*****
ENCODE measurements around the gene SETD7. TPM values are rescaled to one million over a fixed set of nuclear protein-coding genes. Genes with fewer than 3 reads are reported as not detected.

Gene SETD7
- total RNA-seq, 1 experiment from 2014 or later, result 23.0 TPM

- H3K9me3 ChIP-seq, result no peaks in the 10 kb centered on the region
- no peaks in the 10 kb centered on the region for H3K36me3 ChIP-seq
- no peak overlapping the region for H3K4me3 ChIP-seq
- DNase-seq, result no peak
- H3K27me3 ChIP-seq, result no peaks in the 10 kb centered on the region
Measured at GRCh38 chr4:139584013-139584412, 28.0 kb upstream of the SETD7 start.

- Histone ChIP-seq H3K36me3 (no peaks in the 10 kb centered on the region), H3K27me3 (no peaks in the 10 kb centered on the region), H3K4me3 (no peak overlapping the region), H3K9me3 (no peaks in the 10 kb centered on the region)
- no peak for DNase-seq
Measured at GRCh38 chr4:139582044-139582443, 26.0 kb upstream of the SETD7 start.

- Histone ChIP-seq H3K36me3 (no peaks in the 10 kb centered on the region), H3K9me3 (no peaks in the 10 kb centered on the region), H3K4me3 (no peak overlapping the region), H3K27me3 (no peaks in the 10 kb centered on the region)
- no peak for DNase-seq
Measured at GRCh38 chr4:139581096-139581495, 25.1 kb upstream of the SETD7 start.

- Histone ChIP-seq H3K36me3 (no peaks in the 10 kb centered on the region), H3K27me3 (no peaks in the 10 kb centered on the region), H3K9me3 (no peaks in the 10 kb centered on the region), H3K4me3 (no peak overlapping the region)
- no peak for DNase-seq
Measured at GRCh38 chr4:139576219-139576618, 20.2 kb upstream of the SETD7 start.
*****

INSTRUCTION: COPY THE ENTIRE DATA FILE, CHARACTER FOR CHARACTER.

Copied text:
ENCODE measurements around the gene SETD7. TPM values are rescaled to one million over a fixed set of nuclear protein-coding genes. Genes with fewer than 3 reads are reported as not detected.

Gene SETD7
- total RNA-seq, 1 experiment from 2014 or later, result 23.0 TPM

- H3K9me3 ChIP-seq, result no peaks in the 10 kb centered on the region
- no peaks in the 10 kb centered on the region for H3K36me3 ChIP-seq
- no peak overlapping the region for H3K4me3 ChIP-seq
- DNase-seq, result no peak
- H3K27me3 ChIP-seq, result no peaks in the 10 kb centered on the region
Measured at GRCh38 chr4:139584013-139584412, 28.0 kb upstream of the SETD7 start.

- Histone ChIP-seq H3K36me3 (no peaks in the 10 kb centered on the region), H3K27me3 (no peaks in the 10 kb centered on the region), H3K4me3 (no peak overlapping the region), H3K9me3 (no peaks in the 10 kb centered on the region)
- no peak for DNase-seq
Measured at GRCh38 chr4:139582044-139582443, 26.0 kb upstream of the SETD7 start.

- Histone ChIP-seq H3K36me3 (no peaks in the 10 kb centered on the region), H3K9me3 (no peaks in the 10 kb centered on the region), H3K4me3 (no peak overlapping the region), H3K27me3 (no peaks in the 10 kb centered on the region)
- no peak for DNase-seq
Measured at GRCh38 chr4:139581096-139581495, 25.1 kb upstream of the SETD7 start.

- Histone ChIP-seq H3K36me3 (no peaks in the 10 kb centered on the region), H3K27me3 (no peaks in the 10 kb centered on the region), H3K9me3 (no peaks in the 10 kb centered on the region), H3K4me3 (no peak overlapping the region)
- no peak for DNase-seq
Measured at GRCh38 chr4:139576219-139576618, 20.2 kb upstream of the SETD7 start.